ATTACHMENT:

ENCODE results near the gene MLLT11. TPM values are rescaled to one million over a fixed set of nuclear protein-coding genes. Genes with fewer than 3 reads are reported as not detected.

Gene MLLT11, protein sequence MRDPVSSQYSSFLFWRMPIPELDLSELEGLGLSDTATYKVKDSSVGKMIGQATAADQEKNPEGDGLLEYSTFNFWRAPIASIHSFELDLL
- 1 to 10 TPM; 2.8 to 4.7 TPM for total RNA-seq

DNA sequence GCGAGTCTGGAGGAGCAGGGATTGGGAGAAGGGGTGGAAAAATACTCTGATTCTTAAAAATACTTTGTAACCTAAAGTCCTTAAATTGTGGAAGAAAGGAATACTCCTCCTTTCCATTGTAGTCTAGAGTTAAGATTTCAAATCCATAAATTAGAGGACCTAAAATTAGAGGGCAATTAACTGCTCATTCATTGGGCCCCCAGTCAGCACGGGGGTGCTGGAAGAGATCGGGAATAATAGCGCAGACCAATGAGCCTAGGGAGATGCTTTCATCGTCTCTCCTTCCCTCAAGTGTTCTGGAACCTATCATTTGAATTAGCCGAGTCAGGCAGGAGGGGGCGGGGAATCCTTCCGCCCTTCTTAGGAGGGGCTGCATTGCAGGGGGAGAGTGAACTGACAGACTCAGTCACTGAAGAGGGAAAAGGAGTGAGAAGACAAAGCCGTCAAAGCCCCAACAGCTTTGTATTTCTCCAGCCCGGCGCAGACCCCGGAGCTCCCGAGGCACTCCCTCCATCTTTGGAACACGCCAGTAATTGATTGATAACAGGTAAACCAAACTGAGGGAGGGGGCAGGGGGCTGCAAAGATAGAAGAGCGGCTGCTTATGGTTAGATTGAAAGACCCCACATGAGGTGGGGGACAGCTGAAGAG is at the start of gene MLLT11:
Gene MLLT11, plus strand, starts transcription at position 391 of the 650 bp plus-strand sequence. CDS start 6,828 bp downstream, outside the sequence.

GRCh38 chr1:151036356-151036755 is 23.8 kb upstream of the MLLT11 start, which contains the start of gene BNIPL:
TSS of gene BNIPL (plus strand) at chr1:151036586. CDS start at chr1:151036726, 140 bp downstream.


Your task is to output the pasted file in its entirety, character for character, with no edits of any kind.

ENCODE results near the gene MLLT11. TPM values are rescaled to one million over a fixed set of nuclear protein-coding genes. Genes with fewer than 3 reads are reported as not detected.

Gene MLLT11, protein sequence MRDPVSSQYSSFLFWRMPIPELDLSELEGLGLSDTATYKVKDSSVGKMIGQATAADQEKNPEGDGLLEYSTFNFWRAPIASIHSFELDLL
- 1 to 10 TPM; 2.8 to 4.7 TPM for total RNA-seq

DNA sequence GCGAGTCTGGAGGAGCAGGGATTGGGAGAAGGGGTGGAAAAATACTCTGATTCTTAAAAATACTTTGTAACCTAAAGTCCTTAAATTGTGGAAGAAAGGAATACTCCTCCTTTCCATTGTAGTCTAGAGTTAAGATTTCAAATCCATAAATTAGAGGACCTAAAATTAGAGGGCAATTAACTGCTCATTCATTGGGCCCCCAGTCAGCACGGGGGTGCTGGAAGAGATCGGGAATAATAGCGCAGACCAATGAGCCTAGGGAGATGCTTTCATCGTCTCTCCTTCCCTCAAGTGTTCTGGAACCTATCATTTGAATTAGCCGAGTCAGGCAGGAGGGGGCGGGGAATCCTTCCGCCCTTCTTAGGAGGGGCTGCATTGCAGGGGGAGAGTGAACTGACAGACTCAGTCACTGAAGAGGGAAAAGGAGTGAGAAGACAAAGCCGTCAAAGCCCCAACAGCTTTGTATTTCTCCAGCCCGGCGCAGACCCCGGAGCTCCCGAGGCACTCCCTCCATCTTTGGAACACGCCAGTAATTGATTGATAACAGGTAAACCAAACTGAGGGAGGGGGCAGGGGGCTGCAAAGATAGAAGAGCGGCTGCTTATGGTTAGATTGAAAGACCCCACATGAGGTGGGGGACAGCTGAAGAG is at the start of gene MLLT11:
Gene MLLT11, plus strand, starts transcription at position 391 of the 650 bp plus-strand sequence. CDS start 6,828 bp downstream, outside the sequence.

GRCh38 chr1:151036356-151036755 is 23.8 kb upstream of the MLLT11 start, which contains the start of gene BNIPL:
TSS of gene BNIPL (plus strand) at chr1:151036586. CDS start at chr1:151036726, 140 bp downstream.